arises out of a fact pattern where the same person owns the at-fault vehicle and the policy under which the injured claimant seeks first-party [UIM] coverage. Recovery in this situation inevitably compensates the owner who failed to adequately insure one of his vehicles.
Petrich, 427 N.W.2d at 245-46.
One line of Minnesota cases, beginning with Myers, has upheld the family-vehicle exclusion when the plaintiff first collected liability limits from the tortfeasor and then attempted to collect UIM benefits on the same or additional policies carried by the tortfeasor himself. See Johnson, 627 N.W.2d at 734; Linder by Linder v. State Farm Mut. Auto. Ins. Co., 364 N.W.2d 481, 483 (Minn. App. 1985) (holding Myers anti-conversion rule prevents insured from collecting UIM benefits from the tortfeasor’s separate policies covering uninvolved vehicles), review denied (Minn. May 1, 1985); Myers, 336 N.W.2d at 291.
A second line of cases, however, has invalidated the family-vehicle exclusion when the injured party sought UIM coverage under a separate policy under which the tortfeasor was not a named insured. See, e.g., Northrup v. State Farm Mut. Auto. Ins. Co., 601 N.W.2d 900, 906 (Minn. App. 1999), review denied (Minn. Jan. 25, 2000); DeVille v. State Farm Mut. Auto. Ins. Co., 367 N.W.2d 574, 577 (Minn. App. 1985), review denied (Minn. July 26, 1985). In DeVille, we permitted a wife injured while a passenger on a motorcycle driven by her husband to recover UIM benefits under a UIM policy
purchased by her for her own individual protection [because] * * * [s]he paid separate premiums for the car registered to her, and the policy was issued to her.
DeVille, 367 N.W.2d at 577.
In Johnson, we considered facts virtually identical to those here: a wife was injured in an accident while riding on a motorcycle owned, insured, and driven by her husband. 627 N.W.2d at 732. She settled with the husband’s motorcycle liability insurer and then filed a UIM claim under a separate policy insuring an uninvolved vehicle owned by both herself and her husband and naming both spouses as insureds. See id. We concluded that allowing the wife to collect benefits under her tortfeasor husband’s liability policy as well as benefits under a separate UIM policy naming the tortfeasor as an insured would impermissibly convert UIM coverage into liability coverage. See id. at 734. We held that the wife was not entitled to UIM coverage, stating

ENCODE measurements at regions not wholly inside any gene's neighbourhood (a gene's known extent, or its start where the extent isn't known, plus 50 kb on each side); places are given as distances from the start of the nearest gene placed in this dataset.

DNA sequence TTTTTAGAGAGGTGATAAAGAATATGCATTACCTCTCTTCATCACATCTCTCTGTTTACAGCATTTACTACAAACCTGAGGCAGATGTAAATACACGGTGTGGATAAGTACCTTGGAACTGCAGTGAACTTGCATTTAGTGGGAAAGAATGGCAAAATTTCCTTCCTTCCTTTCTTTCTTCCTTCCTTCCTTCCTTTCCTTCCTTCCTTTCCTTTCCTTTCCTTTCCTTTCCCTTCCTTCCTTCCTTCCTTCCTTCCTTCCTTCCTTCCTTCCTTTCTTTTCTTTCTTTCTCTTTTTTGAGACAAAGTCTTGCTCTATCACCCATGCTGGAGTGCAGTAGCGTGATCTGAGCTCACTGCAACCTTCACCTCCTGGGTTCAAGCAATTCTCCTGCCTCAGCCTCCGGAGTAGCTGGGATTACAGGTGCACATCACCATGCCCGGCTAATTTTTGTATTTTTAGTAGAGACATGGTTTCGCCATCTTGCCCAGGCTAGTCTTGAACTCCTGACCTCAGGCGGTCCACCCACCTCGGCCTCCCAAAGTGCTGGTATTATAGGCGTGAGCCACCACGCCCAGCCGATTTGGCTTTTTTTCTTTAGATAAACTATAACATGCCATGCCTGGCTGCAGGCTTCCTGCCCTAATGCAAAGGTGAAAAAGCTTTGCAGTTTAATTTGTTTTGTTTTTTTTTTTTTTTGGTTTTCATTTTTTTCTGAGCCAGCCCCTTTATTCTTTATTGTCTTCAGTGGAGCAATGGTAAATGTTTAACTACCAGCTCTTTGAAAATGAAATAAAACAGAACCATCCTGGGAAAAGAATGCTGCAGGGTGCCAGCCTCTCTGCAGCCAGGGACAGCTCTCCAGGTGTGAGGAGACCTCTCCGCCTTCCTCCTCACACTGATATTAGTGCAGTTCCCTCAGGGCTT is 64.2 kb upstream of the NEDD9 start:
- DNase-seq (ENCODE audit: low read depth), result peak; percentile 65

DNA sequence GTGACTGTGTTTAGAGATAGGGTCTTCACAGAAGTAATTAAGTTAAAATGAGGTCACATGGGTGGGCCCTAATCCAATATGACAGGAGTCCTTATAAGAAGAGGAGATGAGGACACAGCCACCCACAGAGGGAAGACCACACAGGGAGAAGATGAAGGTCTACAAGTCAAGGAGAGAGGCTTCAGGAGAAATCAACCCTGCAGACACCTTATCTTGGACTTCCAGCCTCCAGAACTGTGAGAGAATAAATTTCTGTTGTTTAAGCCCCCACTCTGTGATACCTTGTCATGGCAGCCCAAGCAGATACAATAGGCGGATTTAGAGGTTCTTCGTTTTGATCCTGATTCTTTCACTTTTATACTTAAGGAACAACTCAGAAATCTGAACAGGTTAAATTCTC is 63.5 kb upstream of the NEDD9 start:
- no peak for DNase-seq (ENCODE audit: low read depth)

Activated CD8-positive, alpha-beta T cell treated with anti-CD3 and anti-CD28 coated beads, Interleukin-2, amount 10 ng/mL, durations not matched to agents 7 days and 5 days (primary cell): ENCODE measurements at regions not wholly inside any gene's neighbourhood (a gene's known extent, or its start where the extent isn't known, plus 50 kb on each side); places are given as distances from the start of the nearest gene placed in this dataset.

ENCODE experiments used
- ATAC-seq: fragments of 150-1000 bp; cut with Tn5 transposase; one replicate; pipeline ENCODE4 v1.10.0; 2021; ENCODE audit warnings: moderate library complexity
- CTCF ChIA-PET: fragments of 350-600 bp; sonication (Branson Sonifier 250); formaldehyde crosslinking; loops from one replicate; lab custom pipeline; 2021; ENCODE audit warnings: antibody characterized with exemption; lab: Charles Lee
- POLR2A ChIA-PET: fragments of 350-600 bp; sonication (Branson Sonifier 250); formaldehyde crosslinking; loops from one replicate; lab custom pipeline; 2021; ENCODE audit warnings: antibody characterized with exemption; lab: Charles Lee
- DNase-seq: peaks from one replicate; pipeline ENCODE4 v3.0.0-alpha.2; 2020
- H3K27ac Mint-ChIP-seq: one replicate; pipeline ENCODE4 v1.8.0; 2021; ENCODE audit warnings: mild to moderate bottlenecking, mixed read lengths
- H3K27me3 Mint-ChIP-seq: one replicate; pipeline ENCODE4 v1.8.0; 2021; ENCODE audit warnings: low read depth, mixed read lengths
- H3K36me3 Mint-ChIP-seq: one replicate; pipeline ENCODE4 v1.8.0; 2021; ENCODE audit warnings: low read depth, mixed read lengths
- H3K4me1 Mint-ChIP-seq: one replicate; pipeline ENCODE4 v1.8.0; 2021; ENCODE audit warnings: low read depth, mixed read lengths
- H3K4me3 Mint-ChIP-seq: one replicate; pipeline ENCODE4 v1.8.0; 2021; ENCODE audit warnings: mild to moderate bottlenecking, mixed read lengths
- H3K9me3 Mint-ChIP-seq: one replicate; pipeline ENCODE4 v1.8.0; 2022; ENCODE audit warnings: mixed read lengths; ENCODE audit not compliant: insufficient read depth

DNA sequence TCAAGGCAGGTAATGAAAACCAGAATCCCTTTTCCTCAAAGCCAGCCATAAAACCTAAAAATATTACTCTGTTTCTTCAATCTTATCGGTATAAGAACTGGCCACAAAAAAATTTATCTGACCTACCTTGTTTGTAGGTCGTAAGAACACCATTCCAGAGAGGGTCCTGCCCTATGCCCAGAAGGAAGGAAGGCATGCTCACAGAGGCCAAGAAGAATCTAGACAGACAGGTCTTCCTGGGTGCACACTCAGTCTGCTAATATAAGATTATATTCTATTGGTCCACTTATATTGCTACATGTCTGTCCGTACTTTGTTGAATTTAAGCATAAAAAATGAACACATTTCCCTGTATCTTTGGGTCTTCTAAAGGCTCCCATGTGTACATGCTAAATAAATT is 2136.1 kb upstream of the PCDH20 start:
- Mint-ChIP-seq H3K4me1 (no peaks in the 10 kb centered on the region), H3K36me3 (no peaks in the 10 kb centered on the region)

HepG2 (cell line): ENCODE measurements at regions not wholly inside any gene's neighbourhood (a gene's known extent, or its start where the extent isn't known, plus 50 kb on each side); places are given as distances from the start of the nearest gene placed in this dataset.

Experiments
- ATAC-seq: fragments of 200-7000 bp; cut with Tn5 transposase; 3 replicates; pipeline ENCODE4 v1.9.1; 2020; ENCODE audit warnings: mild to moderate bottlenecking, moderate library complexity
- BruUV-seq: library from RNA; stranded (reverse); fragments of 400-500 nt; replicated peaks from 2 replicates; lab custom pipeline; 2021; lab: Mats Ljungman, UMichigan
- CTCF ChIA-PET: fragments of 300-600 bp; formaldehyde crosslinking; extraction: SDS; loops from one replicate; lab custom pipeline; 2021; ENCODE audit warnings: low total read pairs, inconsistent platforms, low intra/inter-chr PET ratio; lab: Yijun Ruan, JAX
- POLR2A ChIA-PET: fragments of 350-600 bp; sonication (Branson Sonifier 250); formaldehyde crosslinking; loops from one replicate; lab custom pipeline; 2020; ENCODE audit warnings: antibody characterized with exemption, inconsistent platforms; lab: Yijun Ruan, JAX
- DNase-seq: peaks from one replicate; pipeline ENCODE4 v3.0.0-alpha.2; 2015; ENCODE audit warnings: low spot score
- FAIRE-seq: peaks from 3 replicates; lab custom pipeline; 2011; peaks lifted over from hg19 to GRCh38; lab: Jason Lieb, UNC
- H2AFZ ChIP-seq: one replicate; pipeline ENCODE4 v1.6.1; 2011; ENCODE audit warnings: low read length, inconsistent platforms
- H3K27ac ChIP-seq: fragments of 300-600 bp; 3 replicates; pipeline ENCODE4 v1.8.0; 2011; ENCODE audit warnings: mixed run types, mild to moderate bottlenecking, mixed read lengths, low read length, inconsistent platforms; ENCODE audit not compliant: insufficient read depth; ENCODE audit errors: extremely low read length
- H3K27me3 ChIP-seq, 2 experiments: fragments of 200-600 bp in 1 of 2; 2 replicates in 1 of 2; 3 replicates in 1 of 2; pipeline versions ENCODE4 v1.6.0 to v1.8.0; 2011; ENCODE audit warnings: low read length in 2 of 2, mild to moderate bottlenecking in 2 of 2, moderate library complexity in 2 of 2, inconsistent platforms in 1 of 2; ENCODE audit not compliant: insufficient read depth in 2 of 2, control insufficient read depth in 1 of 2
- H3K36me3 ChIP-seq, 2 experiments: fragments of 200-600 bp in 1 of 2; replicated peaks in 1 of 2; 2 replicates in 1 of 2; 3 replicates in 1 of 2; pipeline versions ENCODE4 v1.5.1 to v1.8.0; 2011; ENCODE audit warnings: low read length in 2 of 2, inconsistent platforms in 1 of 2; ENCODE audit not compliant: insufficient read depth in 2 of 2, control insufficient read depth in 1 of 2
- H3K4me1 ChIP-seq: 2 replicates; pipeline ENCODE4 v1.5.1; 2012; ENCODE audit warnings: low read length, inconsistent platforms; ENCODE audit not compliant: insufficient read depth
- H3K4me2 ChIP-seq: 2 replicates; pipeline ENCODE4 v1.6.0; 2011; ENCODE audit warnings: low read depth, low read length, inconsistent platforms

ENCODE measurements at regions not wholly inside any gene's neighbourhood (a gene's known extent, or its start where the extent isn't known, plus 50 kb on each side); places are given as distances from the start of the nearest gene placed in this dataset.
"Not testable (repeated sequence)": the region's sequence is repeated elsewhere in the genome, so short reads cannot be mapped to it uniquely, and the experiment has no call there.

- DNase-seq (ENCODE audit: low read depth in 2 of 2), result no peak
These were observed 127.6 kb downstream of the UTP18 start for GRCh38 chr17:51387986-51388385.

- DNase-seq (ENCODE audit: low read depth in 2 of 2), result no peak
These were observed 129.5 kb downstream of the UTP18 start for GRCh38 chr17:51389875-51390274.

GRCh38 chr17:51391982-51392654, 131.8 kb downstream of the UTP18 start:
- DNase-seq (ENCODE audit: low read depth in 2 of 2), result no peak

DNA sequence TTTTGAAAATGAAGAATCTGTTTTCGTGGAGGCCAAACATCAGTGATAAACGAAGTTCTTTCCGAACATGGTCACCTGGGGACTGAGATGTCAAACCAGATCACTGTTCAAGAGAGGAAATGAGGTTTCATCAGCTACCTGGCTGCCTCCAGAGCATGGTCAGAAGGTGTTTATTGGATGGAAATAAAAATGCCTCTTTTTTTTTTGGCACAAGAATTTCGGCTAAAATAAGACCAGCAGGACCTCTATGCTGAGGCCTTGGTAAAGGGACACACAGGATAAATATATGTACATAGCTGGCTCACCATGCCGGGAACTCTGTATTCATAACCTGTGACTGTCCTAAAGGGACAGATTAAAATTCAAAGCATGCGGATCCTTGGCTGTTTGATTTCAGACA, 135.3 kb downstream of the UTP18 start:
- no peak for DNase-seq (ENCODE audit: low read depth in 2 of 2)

[t]he purpose of UIM benefits is to protect the insured from those who carry inadequate liability coverage. Here, the tortfeasor, appellant’s husband, had liability insurance on his motorcycle that was inadequate to cover appellant’s injuries. This cannot be rectified by allowing the separate policy providing UIM coverage for appellant and the tortfeasor on their other motor vehicle to be converted to third-party coverage to cover his inadequate liability coverage.
Id. (citation omitted) (emphasis in original).
It is undisputed that appellant and her husband are both named insureds on the Pontiac policy and are both listed as owners on the Pontiac title. Appellant argues that her husband’s name only appears on the Pontiac policy and the Pontiac title pursuant to a requirement imposed by husband’s credit union, which financed the Pontiac purchase. Nonetheless, to allow appellant to collect UIM benefits under the Pontiac policy, which names appellant’s husband as an insured, would “be an impermissible conversion of the underinsured motorist coverage purchased by the tortfeasor into what [is], in effect, additional liability limits for that tortfeasor.” DeVille, 367 N.W.2d at 577. The Pontiac policy is simply not a separate policy under Myers, and the policy’s family-vehicle exclusion, therefore, bars appellant’s UIM claim here.
The district court did not err in determining that the Pontiac policy excluded underinsured motorist coverage for appellant’s injuries in excess of the amount of liability coverage on the vehicle insured by State Farm that was involved in the accident.
HANSON, Judge (concurring specially)
I concur in the result reached by the majority because our prior decision in Johnson v. St. Paul Guardian Ins. Co., 627 N.W.2d 731 (Minn. App. 2001), review denied (Minn. Sept. 11, 2001) is precedential and cannot be materially distinguished from the present case. See State v. Collins, 580 N.W.2d 36, 43 (Minn. App. 1998) (implying that court of appeals decisions have precedential effect after the deadline for granting review has expired), review denied (Minn. Jul. 16, 1998); Morgan v. Illinois Farmers Ins., 392 N.W.2d 37, 40 (Minn. App. 1986) (stating court was “bound” by a prior court of appeals decision), review denied (Minn. Oct. 22, 1986). I concur specially, however, because, were it not for Johnson, I would decide the matter differently. I believe that the distinctions drawn in Johnson lack substance and are not grounded in the public-policy considerations that underlie the statutory requirement of underinsurance coverage.